Benidorm 1977- Beaches, the Old Town and Peacock Island

Benidorm 1978

Catholic among increasingly secular peers, isolationist in a gradually uniting Europe, tainted by its semi-fascist credentials, in Franco’s  last years  Spain was an enthralling prodigy among the powers.  dark, but sunny too, fascinating but forbidding, unique at once in its ancient glories and its twentieth century anomalies.”  Jan Morris – ‘Spain’

During the day there wasn’t a great deal to do except to visit the beaches and spend endless pointless hours sunbathing.  Benidorm is famous for its two main beaches which stretch for four kilometres all along the bay.  The city enjoys a unique geographical position on the east coast of Spain because it actually faces due south and has two stunningly beautiful beaches on the Mediterranean Sea that stretch out either side of the old town, on the east the Levante, the sunrise, and to the west the Poniente, the sunset, and it enjoys glorious sunshine all day long.

Even though the Blue Flag award wasn’t initiated until 1987 the beaches really were excellent with soft golden sand and a gentle shelf leading down into the warm sea.  Since its introduction Benidorm had prided itself on the award and the quality of its beaches but then in 2009 there was a calamity and although the Poniente and Mal Pas were confirmed the Levante was removed from the list.

The news of the loss of the blue flag status, previously considered to have some of the best sand in the world, was a bombshell for Benidorm.  The town council, which is in charge of the beaches complained that the decision was unfair because the analysis took place after there had been a lot of rain which had caused turbulence in the water but the blue flag organisation couldn’t be persuaded.  The authorities are determined to rectify this and the beach is almost certain to be reinstated to blue flag status in 2010.

I hope the Levante gets its flag back because It is an interesting fact that Spain has more blue flag beaches than any other participating country with four hundred and ninety nine in five thousand kilometres of coastline, the United Kingdom by comparison, has only one hundred and forty-four in nearly eighteen thousand kilometres.  Greece has the second most blue flags at four hundred and thirty and France is third with two hundred and thirty-eight.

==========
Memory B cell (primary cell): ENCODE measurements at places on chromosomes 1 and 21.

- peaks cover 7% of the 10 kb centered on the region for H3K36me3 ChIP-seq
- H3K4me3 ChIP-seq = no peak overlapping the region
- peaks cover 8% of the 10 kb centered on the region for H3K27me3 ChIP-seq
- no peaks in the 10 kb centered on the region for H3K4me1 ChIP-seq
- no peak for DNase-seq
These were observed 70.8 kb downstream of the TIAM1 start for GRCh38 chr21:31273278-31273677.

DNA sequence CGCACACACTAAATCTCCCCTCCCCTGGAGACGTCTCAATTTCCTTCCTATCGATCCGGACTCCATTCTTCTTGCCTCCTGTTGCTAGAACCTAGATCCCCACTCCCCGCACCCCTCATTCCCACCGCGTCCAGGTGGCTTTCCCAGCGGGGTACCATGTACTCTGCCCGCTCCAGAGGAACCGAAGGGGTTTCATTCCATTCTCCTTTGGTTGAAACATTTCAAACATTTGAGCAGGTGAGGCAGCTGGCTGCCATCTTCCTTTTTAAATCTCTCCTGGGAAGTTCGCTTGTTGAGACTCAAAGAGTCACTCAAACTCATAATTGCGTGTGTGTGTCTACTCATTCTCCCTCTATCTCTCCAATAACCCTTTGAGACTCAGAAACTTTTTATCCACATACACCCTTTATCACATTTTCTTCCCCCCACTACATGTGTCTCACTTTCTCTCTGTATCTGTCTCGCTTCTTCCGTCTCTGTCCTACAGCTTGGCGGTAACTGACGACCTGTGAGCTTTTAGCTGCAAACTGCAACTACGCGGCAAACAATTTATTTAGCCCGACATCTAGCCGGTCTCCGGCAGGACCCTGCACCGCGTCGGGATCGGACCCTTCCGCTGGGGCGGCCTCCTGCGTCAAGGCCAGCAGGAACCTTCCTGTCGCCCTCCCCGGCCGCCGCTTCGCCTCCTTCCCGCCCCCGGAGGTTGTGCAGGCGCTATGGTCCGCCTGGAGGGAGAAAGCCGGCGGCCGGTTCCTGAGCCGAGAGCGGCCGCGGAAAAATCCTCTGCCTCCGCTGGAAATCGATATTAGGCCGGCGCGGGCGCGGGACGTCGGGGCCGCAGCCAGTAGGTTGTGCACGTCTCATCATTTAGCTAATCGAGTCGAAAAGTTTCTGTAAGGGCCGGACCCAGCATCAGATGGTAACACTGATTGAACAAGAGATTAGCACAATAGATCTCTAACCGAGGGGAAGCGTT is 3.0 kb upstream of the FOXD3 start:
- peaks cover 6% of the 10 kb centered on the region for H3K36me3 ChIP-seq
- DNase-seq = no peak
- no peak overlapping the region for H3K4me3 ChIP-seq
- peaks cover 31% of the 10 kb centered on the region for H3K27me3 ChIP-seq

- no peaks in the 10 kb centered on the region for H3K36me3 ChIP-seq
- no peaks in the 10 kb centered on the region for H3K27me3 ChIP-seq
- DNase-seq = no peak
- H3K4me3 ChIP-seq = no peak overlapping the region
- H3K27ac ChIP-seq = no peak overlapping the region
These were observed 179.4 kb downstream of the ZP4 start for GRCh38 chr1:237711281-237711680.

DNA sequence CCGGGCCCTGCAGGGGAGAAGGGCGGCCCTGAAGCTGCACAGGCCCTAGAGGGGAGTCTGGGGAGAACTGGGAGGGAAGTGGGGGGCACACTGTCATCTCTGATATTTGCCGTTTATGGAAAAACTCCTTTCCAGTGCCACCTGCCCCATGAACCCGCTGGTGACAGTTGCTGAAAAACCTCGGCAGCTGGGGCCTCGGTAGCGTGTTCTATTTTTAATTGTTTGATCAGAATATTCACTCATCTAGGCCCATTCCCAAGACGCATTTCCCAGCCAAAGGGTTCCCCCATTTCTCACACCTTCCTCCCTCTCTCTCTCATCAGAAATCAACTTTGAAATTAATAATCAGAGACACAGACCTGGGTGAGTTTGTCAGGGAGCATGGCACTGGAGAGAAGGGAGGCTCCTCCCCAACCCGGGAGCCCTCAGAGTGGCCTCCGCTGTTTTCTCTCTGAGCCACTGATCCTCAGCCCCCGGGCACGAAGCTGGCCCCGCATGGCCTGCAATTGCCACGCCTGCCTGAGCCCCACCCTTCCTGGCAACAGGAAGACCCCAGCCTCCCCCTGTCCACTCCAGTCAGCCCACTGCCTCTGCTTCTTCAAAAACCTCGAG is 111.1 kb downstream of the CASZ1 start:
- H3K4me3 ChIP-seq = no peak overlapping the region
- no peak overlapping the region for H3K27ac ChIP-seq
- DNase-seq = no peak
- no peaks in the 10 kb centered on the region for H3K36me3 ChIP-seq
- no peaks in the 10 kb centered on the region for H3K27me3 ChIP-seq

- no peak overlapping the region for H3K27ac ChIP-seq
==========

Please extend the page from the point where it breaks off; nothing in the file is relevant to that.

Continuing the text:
Behind the beaches were the wide Promenades, the palm fringed backdrop to the golden sand with flowing patterned tiles that provided a route for the inevitable tourist train (I really hate those tourist trains) and a thoroughfare from one end of the beach to the other with all of the sidestreets leading to hotels and tucked away bars.

Benidorm has a unique urban pattern because in 1954, the Mayor, Pedro Zaragoza Orts created the Plan General de Ordenación, or city building plan to you and me, that ensured that every building would have an area of leisure land, guaranteeing a future free of the excesses of cramped construction seen in other areas of Spain and it is the only city in the country that still adheres to this rigid rule.  This vision for the future sparked the building boom that followed and the flying start that Benidorm achieved in the package tour boom of the 1960’s and 70s.

In between the two magnificent beaches was the old town and this really was the best part of Benidorm.  Here in the twisting narrow streets hemmed in by claustrophobic whitewashed buildings it was possible to imagine what the town must have been like in the past as small fishing village as we walked around the old town, the San Jaime church with its distinctive blue tiled hat roofs, the old town promontory with the Balcon Del Mediterraneo, and pretty Mal Pas beach below situated in between the Levante and the Poniente.

Benidorm castle was thought to have been built on this rock around 1325.  The castle survived until 1812, but now there are no signs of the ruins.  Inland from the promontory Benidorm’s old town narrow streets were a joy to wander around, vibrant and continuously busy they were dotted with bars, restaurants and tourist shops that never seemed to close.

There was only so much time that we could spend on the beach and walking around the old town, there was the Wednesday market that we visited (twice)  but to be honest there wasn’t a great deal more to do so filling fourteen days was a bit of a challenge.  About three kilometres out in the bay was the little island of Isla Benidorm, a triangular shaped wedge of inhospitable rock with a regular bright red ferry boat called the Bahia de Benidorm running across for just a few pesetas each.

There was so little to do that we made the trip twice and really once would have been quite enough.  It was advertised as ‘Peacock Island’ but all we found there were a few scraggy chickens trying to get by in a very hostile landscape without any vegetation or water.  Fortunately there was a bar on the island with really good views back towards the mainland so at least there was somewhere to sit and have a drink while we waited for the ferry to return.  On one of the trips we met Tanya and Steve from Blackpool and we shared a table, struck up conversation and agreed to meet up one evening for a meal.  Today Isla Benidorm is being developed as a wild bird sanctuary so maybe there are a few more species there than those few pathetic chickens?


Other posts about Benidorm:

Benidorm c1960

Benidorm, Plan General de Ordinacion

Benidorm, The War of the Bikini

Benidorm 1977 – First impressions and the Hotel Don Juan

Benidorm 1977- Beaches, the Old Town and Peacock Island

Benidorm 1977 – Food Poisoning and Guadalest

Benidorm – The Anticipation

Benidorm – The Surprise

World Heritage Sites

Thanks to for the use of the postcard image



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